There is evidence, too, that new needs are bringing about changes in the world of education which, because effectiveness could be significantly enhanced through partnerships with the business community, mean that previous prejudices, resistance or suspicion look likely to be discarded in favour of positive co-operative action.
New vocational qualifications have been enormously popular, with demand almost outstripping supply. Many organisations have eagerly embraced the principle of accrediting employees with National Vocational Qualifications (NVQs) especially where no recognition was offered before, as with retailing, for example. This is reflected in schools and colleges by rapidly expanding participation in General National Vocational Qualifications (GNVQs). Within SCIP, we have found there is increasing interest from both education and businesses in developing GNVQ modules where companies like GKN, KPMG Peat Marwick, Scotts, United Biscuits and Esso provide content and activity for learning core skills (problem-solving, team-work, effective communication, etc) which individuals need and businesses want. This is underpined by collaborative new approaches to teaching and learning which make a strong case for the long-overdue reform of A levels.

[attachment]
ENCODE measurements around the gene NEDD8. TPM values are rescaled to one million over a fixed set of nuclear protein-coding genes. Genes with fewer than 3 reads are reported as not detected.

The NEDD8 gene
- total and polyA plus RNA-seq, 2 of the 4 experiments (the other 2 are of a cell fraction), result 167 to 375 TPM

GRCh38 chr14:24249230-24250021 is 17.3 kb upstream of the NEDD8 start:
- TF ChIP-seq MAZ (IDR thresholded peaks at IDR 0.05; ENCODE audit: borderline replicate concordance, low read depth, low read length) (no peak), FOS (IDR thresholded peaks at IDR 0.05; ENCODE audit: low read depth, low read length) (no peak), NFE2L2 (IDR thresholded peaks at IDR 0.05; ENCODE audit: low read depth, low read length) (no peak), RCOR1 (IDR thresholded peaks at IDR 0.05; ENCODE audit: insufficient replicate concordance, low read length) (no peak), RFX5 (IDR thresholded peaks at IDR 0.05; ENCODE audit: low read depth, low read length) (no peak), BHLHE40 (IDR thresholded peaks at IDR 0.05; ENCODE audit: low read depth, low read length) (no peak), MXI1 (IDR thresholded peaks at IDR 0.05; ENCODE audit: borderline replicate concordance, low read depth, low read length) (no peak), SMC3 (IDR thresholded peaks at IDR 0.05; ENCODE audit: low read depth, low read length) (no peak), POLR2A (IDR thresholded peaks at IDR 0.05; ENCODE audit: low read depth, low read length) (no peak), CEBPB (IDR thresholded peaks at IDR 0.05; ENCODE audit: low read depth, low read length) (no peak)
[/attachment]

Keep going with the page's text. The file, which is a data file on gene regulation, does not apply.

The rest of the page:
Lower down in schools, Sir Ron Dearing’s review of the National Curriculum recommends a vocational curriculum for all pupils which, if appropriately designed, will generate cohesion and parity of esteem in the outdated divide between the so-called academic and the vocational. Every subject in the curriculum has elements of both dimensions. Even Shakespeare was not an ethereal, imaginative mystic wandering about in a purple haze. He was a businessman and entrepreneur who made his living by acting and writing. Partnerships can enhance Sir Ron’s vision.